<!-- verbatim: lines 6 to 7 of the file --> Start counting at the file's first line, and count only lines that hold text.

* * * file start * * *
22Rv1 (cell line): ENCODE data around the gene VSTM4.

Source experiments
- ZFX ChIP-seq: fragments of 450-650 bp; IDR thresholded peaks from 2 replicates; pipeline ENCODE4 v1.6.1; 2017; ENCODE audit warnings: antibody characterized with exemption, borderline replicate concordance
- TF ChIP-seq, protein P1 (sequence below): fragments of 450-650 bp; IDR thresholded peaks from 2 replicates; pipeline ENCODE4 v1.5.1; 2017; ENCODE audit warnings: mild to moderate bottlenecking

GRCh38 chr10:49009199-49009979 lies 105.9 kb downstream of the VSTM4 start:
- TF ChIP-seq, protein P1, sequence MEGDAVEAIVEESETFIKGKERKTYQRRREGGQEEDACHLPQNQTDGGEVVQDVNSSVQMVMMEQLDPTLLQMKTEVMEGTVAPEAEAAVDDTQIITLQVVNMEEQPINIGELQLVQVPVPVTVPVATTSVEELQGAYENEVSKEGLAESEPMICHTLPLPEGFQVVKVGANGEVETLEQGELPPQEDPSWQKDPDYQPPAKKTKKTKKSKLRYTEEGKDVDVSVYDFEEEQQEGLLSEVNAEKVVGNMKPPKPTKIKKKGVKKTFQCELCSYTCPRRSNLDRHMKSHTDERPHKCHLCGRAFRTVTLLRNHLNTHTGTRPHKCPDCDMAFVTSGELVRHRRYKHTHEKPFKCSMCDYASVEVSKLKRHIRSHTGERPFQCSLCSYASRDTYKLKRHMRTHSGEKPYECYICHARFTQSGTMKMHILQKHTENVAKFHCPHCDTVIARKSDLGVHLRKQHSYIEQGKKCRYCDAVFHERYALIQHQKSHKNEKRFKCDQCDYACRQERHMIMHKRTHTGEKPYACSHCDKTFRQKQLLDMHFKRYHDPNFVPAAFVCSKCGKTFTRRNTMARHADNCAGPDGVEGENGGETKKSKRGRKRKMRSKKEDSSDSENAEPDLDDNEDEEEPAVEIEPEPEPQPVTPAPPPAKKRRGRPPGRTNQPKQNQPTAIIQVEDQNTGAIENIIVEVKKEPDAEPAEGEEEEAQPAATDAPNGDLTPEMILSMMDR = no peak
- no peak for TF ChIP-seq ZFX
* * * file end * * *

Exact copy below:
- TF ChIP-seq, protein P1, sequence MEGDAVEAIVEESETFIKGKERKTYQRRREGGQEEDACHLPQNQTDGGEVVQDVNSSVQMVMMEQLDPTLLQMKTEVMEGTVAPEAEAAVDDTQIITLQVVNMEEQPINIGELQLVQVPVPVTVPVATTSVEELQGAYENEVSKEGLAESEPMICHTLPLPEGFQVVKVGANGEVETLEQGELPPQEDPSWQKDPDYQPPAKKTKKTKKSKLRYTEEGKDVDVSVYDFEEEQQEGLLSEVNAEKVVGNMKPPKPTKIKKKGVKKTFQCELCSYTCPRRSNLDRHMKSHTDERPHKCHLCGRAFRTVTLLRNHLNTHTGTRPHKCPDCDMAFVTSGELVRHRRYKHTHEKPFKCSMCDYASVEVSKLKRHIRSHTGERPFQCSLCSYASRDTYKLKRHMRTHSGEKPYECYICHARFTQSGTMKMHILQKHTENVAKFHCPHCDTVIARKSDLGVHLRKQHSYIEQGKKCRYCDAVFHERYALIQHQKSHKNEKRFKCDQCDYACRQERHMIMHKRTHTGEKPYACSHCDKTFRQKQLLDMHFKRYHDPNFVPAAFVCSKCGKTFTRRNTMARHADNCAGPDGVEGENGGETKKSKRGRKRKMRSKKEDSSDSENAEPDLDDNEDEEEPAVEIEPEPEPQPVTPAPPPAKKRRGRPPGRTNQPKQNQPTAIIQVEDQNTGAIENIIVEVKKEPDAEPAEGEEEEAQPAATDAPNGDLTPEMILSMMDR = no peak
- no peak for TF ChIP-seq ZFX